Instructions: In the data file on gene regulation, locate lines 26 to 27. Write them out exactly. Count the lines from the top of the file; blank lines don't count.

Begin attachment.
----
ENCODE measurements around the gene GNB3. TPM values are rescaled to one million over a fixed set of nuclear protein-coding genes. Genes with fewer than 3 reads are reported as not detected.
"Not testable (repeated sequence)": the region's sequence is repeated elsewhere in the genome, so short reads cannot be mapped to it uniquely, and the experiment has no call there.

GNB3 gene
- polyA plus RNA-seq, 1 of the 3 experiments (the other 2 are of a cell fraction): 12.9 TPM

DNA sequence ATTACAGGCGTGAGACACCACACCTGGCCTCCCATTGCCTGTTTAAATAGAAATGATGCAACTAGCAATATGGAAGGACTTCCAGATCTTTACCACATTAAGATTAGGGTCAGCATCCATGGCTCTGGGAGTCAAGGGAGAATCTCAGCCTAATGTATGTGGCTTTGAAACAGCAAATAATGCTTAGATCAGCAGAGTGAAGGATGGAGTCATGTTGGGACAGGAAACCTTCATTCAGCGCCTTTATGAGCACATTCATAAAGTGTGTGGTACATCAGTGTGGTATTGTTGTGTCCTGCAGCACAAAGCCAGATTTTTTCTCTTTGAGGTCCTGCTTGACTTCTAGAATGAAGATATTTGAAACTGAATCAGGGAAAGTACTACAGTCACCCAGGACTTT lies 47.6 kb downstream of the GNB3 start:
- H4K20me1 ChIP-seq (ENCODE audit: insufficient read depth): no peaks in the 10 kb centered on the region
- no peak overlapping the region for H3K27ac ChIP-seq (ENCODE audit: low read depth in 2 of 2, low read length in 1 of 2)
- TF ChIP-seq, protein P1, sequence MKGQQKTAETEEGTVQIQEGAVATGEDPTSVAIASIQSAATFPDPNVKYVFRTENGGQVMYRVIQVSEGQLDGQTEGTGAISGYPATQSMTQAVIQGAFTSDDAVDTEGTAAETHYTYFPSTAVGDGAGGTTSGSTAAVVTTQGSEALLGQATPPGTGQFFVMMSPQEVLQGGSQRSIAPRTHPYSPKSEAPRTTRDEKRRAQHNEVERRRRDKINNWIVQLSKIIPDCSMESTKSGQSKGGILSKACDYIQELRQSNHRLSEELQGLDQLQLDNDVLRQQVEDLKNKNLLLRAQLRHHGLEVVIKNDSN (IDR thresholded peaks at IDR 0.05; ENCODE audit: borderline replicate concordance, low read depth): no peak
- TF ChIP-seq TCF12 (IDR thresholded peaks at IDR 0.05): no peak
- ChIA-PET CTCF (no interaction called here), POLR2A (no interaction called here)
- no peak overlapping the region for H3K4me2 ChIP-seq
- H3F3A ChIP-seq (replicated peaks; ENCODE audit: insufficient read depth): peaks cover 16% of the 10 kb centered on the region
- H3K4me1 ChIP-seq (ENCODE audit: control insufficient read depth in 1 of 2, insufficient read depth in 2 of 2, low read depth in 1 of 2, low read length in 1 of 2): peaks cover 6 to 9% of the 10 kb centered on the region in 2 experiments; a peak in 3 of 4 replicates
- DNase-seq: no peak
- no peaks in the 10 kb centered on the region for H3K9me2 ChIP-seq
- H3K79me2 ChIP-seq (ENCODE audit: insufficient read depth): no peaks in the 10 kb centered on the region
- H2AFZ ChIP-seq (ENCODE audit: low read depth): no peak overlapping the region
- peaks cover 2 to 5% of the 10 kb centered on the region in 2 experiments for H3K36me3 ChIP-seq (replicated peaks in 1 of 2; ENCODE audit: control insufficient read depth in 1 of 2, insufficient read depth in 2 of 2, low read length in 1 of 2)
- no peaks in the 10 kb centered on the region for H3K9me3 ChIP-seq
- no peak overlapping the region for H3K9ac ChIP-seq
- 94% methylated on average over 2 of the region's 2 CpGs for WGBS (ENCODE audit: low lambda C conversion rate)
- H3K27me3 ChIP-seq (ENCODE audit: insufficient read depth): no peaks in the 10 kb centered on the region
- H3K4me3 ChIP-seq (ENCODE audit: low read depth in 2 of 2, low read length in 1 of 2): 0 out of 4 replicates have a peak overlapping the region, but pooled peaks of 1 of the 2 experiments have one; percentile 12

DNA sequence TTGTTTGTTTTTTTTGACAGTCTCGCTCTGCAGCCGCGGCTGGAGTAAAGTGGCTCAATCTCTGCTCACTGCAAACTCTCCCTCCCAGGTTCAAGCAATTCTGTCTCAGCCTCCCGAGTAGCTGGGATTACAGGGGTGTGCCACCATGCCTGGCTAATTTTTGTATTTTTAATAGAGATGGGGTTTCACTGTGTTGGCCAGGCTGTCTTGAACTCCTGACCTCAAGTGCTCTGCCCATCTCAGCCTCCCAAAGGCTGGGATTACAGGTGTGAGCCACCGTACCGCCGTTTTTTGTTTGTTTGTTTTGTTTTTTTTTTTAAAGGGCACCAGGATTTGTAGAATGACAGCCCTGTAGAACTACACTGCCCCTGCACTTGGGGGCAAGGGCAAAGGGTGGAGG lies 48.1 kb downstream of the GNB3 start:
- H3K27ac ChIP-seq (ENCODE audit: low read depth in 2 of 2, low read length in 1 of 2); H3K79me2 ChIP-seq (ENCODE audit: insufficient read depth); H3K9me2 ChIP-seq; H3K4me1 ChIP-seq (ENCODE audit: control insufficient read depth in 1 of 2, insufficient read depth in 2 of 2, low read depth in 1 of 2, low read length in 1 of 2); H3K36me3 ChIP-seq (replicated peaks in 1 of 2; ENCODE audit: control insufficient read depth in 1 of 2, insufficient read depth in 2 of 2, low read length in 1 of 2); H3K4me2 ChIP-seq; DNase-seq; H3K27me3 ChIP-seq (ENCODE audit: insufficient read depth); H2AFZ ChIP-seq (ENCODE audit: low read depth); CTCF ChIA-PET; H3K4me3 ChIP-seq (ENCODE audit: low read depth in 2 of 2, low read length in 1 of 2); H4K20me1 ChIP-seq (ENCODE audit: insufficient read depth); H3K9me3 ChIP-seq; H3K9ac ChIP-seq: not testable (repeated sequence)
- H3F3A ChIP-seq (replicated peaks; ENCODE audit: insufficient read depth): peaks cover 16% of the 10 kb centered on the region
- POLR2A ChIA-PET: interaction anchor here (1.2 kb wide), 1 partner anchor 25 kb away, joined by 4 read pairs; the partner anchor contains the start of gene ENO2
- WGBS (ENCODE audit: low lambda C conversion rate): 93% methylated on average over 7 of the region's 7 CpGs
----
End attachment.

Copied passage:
- H3F3A ChIP-seq (replicated peaks; ENCODE audit: insufficient read depth): peaks cover 16% of the 10 kb centered on the region
- POLR2A ChIA-PET: interaction anchor here (1.2 kb wide), 1 partner anchor 25 kb away, joined by 4 read pairs; the partner anchor contains the start of gene ENO2